#PO32: A Qualitative Study Investigating The Lived Experience Of Hepatitis C Diagnosis, Treatment And Cure In People Who Inject Drugs On Direct Acting Antiviral Treatment

Author: Amy Malaguti Fabio Sani John Dillon

Theme: Clinical Research Year: 2021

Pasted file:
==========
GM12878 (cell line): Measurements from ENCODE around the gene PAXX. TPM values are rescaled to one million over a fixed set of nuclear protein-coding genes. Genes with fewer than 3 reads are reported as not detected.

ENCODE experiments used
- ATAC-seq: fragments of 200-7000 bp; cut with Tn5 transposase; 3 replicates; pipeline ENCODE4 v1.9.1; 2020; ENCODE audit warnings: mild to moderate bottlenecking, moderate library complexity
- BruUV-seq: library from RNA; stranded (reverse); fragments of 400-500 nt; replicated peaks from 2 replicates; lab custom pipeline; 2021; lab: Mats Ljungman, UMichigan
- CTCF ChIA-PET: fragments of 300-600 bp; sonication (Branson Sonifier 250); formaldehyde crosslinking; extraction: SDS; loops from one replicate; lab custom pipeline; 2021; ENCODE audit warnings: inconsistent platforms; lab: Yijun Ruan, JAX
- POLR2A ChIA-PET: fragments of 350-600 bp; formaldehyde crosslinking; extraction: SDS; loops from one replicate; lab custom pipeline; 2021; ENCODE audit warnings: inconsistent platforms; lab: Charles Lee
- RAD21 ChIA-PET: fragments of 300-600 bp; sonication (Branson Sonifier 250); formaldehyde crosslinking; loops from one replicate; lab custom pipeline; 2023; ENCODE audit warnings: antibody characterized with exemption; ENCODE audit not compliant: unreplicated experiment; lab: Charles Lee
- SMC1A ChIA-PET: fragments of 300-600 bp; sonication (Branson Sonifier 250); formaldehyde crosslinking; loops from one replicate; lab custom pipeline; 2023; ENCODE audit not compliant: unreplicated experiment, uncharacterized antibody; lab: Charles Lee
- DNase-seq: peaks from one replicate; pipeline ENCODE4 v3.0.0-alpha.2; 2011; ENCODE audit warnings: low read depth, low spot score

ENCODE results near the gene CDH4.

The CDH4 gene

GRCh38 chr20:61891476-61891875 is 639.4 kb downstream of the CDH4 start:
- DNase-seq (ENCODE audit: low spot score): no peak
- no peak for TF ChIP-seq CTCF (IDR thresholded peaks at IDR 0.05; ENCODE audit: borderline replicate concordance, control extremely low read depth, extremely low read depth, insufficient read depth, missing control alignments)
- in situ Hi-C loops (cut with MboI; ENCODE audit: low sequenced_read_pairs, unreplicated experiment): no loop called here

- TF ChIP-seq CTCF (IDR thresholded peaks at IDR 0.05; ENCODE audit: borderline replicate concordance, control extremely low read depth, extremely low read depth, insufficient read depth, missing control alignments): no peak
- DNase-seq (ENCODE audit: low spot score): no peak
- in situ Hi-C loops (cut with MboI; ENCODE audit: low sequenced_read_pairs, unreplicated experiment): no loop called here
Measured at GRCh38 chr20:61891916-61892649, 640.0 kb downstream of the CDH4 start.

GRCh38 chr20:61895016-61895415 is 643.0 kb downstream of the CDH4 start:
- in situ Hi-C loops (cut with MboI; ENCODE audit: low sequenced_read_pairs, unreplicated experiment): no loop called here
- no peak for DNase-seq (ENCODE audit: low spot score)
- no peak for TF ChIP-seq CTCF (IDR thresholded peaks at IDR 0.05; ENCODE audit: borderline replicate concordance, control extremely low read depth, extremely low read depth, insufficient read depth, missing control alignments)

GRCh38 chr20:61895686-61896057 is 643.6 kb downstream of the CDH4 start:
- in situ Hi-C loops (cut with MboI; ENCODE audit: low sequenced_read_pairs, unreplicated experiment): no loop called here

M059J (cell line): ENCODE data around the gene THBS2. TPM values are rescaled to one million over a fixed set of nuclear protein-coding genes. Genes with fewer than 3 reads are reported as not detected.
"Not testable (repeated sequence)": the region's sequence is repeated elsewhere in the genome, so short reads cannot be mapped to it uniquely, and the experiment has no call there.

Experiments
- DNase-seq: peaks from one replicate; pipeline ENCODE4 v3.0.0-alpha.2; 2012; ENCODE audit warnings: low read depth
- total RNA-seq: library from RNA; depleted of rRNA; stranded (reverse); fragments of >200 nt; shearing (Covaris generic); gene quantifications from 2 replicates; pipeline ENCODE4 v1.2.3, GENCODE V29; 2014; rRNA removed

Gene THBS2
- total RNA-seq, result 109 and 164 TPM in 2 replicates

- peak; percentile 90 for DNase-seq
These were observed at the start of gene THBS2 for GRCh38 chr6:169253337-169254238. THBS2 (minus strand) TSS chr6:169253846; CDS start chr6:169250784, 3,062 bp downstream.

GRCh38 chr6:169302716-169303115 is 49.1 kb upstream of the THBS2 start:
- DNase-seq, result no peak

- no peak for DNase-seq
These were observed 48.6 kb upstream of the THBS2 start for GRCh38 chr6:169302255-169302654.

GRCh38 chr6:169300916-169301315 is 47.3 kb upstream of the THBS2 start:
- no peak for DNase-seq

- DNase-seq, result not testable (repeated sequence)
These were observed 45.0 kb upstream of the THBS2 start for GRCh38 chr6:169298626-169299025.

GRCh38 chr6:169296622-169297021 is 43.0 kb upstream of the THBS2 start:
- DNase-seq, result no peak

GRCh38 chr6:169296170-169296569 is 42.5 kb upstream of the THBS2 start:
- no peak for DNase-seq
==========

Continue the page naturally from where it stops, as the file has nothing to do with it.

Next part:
Background: Advances in pharmacological interventions for hepatitis C (HCV) have enhanced sustained virological response rates and lowered side effects associated to treatment. These novel therapies have been implemented now for a number of years and this study aimed to provide updated understanding of illness perceptions and the lived experience of HCV treatment amongst people who inject drugs. Methods: Semi-structured interviews were conducted with 5 adults who injected drugs on HCV treatment. The interviews took place in two Injecting Equipment Provision sites in Tayside, Scotland. Data was analysed using thematic analysis, applying an inductive approach with experiential and essentialist orientation, aimed to understand and voice the experiences and perspectives of participants. Results: Three overarching themes were identified in the interview transcripts: 1. “Changing illness perception”, providing an insight into the journey that participants embarked on from diagnosis to end of treatment. It explored how their perception of HCV changed throughout treatment, from a dichotomy of ‘the great scare vs the great indifference’ to the ‘acceptance of individual and societal coexistence’ with the virus, to the view of a ‘de-stigmatised illness’; 2. “Shifting agency”, presenting an internalised conflict of accepting and rejecting a sense of agency for individual behaviours, such as: a ‘socially responsible injector’; ‘powerlessness in drug use’, as one is overcome by temptations; and ‘locus of control in treatment’ with healthcare staff actively providing choice and agency to patients; 3. And lastly, “Treatment adherence” which allowed participants to share what aided and hindered their treatment. Conclusion: Enhanced effectiveness and availability of HCV treatment is changing illness perception and social norms on treatment among people who inject drugs. Behavioural insights into sense of responsibility associated with diagnosis, sense of agency associated with treatment, and powerlessness associated with substance temptation and HCV ubiquity will help inform treatment adherence and harm reduction strategies. Disclosure of Interest Statement: AM and FS report no conflicts of interest. JFD has received personal honoraria for lectures and institutional research grants from MSD, AbbVie, Gilead, Roche and Janssen.

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